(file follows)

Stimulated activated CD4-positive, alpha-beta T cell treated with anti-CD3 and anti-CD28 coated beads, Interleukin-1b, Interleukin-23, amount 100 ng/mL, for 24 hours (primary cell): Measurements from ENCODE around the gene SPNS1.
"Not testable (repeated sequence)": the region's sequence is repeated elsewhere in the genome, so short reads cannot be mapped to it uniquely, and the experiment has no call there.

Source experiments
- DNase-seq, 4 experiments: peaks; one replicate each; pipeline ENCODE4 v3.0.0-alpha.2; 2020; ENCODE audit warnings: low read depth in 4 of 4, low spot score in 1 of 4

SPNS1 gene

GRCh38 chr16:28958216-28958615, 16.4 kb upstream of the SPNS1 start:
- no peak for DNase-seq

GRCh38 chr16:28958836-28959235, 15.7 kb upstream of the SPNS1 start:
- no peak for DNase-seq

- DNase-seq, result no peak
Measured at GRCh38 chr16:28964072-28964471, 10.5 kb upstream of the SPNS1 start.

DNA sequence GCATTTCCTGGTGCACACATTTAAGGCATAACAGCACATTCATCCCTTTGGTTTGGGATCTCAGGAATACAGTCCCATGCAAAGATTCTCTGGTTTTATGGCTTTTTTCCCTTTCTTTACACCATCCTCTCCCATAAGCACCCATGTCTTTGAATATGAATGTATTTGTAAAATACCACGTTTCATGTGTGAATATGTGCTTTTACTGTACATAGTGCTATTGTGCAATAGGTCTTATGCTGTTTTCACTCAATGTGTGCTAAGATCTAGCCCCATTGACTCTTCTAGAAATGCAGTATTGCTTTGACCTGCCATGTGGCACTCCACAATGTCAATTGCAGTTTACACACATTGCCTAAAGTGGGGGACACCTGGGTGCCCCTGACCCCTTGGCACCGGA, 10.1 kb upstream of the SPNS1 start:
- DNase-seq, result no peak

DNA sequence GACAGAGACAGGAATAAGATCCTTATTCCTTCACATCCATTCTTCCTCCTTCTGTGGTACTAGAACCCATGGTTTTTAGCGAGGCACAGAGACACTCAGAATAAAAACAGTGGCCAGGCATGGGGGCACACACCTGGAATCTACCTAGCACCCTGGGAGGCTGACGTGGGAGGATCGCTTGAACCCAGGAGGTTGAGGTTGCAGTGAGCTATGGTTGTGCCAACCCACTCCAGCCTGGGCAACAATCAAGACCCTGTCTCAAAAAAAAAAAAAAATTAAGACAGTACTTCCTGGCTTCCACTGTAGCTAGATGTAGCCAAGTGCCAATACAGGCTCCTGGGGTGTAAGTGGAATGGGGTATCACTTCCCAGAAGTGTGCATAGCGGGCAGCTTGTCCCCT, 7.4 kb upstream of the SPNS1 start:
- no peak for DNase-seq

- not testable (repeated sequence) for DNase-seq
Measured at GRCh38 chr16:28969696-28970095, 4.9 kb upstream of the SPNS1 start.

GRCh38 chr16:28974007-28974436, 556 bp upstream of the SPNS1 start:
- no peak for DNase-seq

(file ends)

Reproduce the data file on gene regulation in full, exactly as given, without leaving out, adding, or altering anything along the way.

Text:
Stimulated activated CD4-positive, alpha-beta T cell treated with anti-CD3 and anti-CD28 coated beads, Interleukin-1b, Interleukin-23, amount 100 ng/mL, for 24 hours (primary cell): Measurements from ENCODE around the gene SPNS1.
"Not testable (repeated sequence)": the region's sequence is repeated elsewhere in the genome, so short reads cannot be mapped to it uniquely, and the experiment has no call there.

Source experiments
- DNase-seq, 4 experiments: peaks; one replicate each; pipeline ENCODE4 v3.0.0-alpha.2; 2020; ENCODE audit warnings: low read depth in 4 of 4, low spot score in 1 of 4

SPNS1 gene

GRCh38 chr16:28958216-28958615, 16.4 kb upstream of the SPNS1 start:
- no peak for DNase-seq

GRCh38 chr16:28958836-28959235, 15.7 kb upstream of the SPNS1 start:
- no peak for DNase-seq

- DNase-seq, result no peak
Measured at GRCh38 chr16:28964072-28964471, 10.5 kb upstream of the SPNS1 start.

DNA sequence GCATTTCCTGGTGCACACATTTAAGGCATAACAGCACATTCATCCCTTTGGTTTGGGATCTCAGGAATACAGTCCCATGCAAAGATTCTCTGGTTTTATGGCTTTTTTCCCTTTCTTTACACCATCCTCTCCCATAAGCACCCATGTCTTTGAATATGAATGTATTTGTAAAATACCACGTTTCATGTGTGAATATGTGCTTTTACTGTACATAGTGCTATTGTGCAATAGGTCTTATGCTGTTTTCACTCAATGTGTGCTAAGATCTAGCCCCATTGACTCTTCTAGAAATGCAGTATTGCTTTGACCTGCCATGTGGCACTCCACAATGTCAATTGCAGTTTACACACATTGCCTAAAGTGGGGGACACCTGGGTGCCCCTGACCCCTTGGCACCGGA, 10.1 kb upstream of the SPNS1 start:
- DNase-seq, result no peak

DNA sequence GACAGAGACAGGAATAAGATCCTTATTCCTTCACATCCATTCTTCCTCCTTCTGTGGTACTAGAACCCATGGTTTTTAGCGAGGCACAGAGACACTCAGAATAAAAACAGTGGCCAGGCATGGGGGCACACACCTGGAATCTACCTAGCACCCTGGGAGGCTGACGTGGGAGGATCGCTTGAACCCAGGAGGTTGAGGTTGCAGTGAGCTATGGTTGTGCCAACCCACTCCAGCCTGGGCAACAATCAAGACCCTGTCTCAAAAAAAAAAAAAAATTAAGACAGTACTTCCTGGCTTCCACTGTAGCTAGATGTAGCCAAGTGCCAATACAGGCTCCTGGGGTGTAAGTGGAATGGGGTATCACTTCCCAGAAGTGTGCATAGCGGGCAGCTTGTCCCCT, 7.4 kb upstream of the SPNS1 start:
- no peak for DNase-seq

- not testable (repeated sequence) for DNase-seq
Measured at GRCh38 chr16:28969696-28970095, 4.9 kb upstream of the SPNS1 start.

GRCh38 chr16:28974007-28974436, 556 bp upstream of the SPNS1 start:
- no peak for DNase-seq